With Biglaw offices reopening and office attendance soon to be expected at most firms (at least for part of the week), many associates are contemplating their post-pandemic Biglaw futures and considering their options. It still remains to be seen whether the exodus from large, high-cost cities during the pandemic will end up being a momentary blip or a permanent shift. But even assuming the migration to lower-cost locales partially reverses, the relative advantages of living in different parts of the United States remain front-of-mind for many associates.
A move from a high-cost city to a lower-cost one is a particularly good deal if you can continue to earn the same compensation. But it may be a tougher call if it comes with a salary cut. That’s a trade-off that employees of some major tech companies are currently weighing. Facebook and Google have both taken a relatively flexible approach to the post-pandemic workplace, allowing employees to request office transfers or permanent remote arrangements. But there’s a catch: pay localization. Facebook and Google have thus far declined to explain publicly how they will recalculate the salaries of employees who move. But judging from the approach of companies like Stripe, base salary cuts of around 10% are likely on the table.
Tech workers may not like it, but the reality is that paying lower salaries in lower-cost cities has historically been the norm for many industries. That’s also true of the legal industry, to a point. But Biglaw is an anomaly. Top firms largely ignore cost of living and instead pay associates the “New York” rate in several “major” markets, including the Bay Area, Los Angeles, Chicago, Houston, Boston, and DC. On a cost of living basis, paying New York salaries in San Francisco is justified. In Houston? Not so much.
It’s good to be a Houston Biglaw associate
A November 2019 NALP analysis of median private practice first-year associate salaries relative to cost of living found stark differences in associate buying power. NALP calculated that Houston first-year associates enjoyed 2.4 times the buying power of their New York counterparts. Chicago associates were at 1.9 times the New York baseline. Meanwhile, first-year associates in cities like Miami, Portland, and San Diego were found to have less buying power than their New York peers.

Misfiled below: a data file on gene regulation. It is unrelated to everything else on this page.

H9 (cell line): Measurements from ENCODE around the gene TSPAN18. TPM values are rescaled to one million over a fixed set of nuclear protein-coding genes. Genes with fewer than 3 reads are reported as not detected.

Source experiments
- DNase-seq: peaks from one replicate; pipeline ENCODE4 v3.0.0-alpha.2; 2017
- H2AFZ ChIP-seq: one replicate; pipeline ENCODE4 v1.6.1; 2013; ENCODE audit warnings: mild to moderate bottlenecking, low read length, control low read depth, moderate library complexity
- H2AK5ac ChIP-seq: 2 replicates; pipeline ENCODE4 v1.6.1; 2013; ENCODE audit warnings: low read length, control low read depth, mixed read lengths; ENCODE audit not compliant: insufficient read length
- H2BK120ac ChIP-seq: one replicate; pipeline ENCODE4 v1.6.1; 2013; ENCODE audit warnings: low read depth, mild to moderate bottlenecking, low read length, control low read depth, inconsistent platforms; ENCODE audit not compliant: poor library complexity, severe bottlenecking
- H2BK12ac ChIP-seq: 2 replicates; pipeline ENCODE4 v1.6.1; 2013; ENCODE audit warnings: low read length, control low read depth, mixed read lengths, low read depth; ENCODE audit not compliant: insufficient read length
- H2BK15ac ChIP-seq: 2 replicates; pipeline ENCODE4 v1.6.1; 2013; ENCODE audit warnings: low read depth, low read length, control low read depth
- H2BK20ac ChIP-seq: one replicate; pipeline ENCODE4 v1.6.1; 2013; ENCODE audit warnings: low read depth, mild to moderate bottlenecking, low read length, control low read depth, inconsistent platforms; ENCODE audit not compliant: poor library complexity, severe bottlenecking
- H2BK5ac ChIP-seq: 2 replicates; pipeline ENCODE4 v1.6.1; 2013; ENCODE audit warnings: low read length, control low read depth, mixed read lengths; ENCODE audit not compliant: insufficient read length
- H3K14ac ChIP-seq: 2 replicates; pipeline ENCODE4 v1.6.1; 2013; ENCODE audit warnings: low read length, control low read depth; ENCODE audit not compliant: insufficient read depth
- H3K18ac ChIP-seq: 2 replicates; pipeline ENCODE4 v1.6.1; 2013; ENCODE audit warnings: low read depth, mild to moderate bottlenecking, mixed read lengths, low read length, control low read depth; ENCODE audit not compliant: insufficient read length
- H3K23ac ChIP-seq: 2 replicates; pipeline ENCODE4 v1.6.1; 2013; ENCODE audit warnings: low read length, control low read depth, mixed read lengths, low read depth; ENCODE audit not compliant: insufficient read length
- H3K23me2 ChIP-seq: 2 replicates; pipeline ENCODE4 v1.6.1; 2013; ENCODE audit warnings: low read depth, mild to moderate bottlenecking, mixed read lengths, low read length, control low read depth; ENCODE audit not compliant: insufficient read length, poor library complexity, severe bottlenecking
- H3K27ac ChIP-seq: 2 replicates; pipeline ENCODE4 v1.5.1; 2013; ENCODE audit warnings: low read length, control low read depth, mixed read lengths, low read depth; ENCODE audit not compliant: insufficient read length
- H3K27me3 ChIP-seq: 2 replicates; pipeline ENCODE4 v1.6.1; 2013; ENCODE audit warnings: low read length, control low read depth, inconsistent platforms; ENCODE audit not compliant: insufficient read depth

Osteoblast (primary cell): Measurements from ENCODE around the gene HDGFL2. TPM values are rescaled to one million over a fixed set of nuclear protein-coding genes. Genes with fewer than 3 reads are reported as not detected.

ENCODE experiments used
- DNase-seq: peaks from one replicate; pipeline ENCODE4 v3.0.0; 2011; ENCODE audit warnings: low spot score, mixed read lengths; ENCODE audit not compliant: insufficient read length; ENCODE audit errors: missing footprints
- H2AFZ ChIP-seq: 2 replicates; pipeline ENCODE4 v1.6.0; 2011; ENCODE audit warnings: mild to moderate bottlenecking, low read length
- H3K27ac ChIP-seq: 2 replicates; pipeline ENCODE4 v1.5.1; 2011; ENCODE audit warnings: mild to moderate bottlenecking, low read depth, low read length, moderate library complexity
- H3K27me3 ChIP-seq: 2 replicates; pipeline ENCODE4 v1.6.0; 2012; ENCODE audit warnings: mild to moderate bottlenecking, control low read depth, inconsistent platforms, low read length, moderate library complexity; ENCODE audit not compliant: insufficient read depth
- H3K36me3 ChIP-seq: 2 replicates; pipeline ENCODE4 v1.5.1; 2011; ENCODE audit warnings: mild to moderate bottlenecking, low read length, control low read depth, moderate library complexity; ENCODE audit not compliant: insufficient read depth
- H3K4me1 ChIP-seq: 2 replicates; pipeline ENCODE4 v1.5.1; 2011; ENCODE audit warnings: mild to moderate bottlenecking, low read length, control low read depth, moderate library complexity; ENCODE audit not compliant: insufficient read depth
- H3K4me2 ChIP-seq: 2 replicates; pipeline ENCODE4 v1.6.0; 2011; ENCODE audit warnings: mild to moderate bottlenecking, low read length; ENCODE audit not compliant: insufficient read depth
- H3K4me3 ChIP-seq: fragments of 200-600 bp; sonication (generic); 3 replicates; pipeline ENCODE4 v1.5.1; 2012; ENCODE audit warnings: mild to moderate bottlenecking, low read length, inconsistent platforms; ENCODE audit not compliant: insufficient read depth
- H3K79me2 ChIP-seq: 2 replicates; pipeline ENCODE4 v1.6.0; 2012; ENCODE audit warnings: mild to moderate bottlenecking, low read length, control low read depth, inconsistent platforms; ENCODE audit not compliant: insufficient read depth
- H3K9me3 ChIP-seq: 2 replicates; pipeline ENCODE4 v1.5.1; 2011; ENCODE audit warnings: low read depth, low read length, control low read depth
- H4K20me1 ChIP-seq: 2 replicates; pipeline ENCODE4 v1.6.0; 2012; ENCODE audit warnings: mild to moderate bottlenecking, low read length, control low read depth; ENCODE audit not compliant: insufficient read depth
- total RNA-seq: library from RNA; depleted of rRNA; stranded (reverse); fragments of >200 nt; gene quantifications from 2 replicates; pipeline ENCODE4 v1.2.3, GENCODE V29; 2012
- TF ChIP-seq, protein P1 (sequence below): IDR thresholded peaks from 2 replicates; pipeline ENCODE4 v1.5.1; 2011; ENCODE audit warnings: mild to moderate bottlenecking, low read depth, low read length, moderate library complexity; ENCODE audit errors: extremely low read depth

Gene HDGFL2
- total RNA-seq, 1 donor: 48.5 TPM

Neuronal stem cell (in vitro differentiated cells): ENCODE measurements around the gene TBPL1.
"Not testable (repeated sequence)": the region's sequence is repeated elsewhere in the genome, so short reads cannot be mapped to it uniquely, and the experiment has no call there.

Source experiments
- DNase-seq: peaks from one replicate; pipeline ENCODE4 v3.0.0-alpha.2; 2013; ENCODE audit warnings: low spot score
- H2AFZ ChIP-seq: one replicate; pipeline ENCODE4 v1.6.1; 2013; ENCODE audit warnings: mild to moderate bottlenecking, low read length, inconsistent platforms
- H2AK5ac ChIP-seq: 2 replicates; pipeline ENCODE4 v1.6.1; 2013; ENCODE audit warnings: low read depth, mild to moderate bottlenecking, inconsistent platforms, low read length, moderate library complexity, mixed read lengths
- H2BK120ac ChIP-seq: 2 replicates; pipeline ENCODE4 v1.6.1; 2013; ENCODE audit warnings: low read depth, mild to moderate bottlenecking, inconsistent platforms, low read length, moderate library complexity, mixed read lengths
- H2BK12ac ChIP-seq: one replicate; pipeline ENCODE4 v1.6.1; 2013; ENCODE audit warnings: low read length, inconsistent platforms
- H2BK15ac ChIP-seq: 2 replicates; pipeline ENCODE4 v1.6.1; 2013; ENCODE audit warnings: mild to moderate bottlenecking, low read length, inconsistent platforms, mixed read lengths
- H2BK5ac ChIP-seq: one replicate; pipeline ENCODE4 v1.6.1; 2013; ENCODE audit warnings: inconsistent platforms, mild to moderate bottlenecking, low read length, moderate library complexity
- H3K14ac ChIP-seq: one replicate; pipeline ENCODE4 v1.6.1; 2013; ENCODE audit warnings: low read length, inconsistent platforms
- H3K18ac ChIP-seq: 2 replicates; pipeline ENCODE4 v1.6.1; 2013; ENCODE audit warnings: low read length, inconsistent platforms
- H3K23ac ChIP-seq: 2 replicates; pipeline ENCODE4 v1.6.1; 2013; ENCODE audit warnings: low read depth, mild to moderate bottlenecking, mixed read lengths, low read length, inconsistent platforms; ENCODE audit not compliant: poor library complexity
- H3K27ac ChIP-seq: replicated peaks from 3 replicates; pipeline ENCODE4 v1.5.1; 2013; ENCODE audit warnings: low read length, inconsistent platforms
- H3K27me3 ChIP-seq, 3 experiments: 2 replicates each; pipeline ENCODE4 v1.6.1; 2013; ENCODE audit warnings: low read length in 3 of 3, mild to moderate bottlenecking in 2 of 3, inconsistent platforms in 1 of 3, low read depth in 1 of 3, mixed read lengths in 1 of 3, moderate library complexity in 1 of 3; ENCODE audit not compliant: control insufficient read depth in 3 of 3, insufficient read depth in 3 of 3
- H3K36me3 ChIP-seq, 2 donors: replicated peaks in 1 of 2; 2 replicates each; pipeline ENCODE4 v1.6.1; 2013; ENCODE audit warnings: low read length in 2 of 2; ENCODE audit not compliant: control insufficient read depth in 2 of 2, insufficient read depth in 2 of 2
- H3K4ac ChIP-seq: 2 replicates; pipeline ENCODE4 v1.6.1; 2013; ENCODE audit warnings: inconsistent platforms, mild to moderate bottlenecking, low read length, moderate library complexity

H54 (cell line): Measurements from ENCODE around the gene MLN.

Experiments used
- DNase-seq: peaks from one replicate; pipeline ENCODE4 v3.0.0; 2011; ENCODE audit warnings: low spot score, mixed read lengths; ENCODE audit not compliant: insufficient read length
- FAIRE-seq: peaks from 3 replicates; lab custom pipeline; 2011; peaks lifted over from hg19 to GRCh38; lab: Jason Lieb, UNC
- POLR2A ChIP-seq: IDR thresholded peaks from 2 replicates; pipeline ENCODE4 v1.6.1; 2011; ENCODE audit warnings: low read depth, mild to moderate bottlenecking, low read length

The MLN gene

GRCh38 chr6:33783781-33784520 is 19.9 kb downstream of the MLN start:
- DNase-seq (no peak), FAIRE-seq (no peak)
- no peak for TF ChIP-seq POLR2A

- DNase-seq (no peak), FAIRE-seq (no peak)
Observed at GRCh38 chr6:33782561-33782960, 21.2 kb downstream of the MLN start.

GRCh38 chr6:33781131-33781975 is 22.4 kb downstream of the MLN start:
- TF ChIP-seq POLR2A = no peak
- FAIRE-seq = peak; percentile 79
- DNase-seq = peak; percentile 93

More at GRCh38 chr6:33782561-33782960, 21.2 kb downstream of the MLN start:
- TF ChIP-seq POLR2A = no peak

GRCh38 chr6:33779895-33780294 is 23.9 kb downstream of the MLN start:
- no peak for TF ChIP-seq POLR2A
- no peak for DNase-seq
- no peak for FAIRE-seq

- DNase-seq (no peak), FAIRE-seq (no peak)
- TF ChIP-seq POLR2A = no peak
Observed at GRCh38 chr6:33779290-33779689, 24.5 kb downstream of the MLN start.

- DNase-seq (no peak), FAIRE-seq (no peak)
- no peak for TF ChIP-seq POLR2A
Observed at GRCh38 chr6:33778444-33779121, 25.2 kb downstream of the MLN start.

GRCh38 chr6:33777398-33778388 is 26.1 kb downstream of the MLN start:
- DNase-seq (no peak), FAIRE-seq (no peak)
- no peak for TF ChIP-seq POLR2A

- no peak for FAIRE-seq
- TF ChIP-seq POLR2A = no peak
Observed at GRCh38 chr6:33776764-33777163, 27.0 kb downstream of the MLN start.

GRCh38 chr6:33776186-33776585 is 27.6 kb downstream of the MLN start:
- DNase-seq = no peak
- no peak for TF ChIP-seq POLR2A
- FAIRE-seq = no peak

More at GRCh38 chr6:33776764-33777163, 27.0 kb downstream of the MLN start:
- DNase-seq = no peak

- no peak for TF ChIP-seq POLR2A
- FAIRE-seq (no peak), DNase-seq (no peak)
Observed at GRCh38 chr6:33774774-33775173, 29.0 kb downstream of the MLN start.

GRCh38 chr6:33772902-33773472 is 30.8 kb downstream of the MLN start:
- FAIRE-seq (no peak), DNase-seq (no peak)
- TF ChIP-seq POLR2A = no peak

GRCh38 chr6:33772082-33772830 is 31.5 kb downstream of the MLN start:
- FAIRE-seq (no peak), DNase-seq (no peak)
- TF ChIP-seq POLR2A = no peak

The NALP survey looked at private practice salaries overall, rather than Biglaw salaries exclusively. If the analysis had been limited to Biglaw offices, the results would surely have been somewhat different. But the broader point is unassailable: associate salaries are poorly correlated with cost of living.
Billing rates are a key driver
If cost of living isn’t driving associate salaries, what is? The answer is billing rates. Houston and Chicago may not be high-cost cities, but they have plenty of clients willing to pay firms top-dollar rates. Viewed from that lens, paying top salaries in these markets seems fair: associates are being compensated for the value they create. Over time, as clients become more accustomed to the notion of top legal talent being based in regional cities, we may see more lawyers being paid New York rates in cities across the country. Biglaw firms in markets like Kansas City and St. Louis, for example, have raised their first year associate salaries up to 30% this year, significantly narrowing the salary gap. That’s not to say that median associate salaries in secondary cities will rival the New York level. But for lawyers with top-flight credentials, geographic arbitrage may become increasingly possible and alluring.
As we discussed last week, however, we aren’t quite there yet. The post-pandemic market is still sorting itself out, and for most Biglaw associates, the work-from-anywhere dream is not yet a reality. Still, that doesn’t mean you don’t have options. If you are a New York or Bay Area associate tired of putting up with relatively low buying power, you may wish to consider a lateral move to Texas. Needless to say, plenty of professionals have had the same idea recently, so housing isn’t as cheap as it used to be. But at least you’ll pay no state income tax!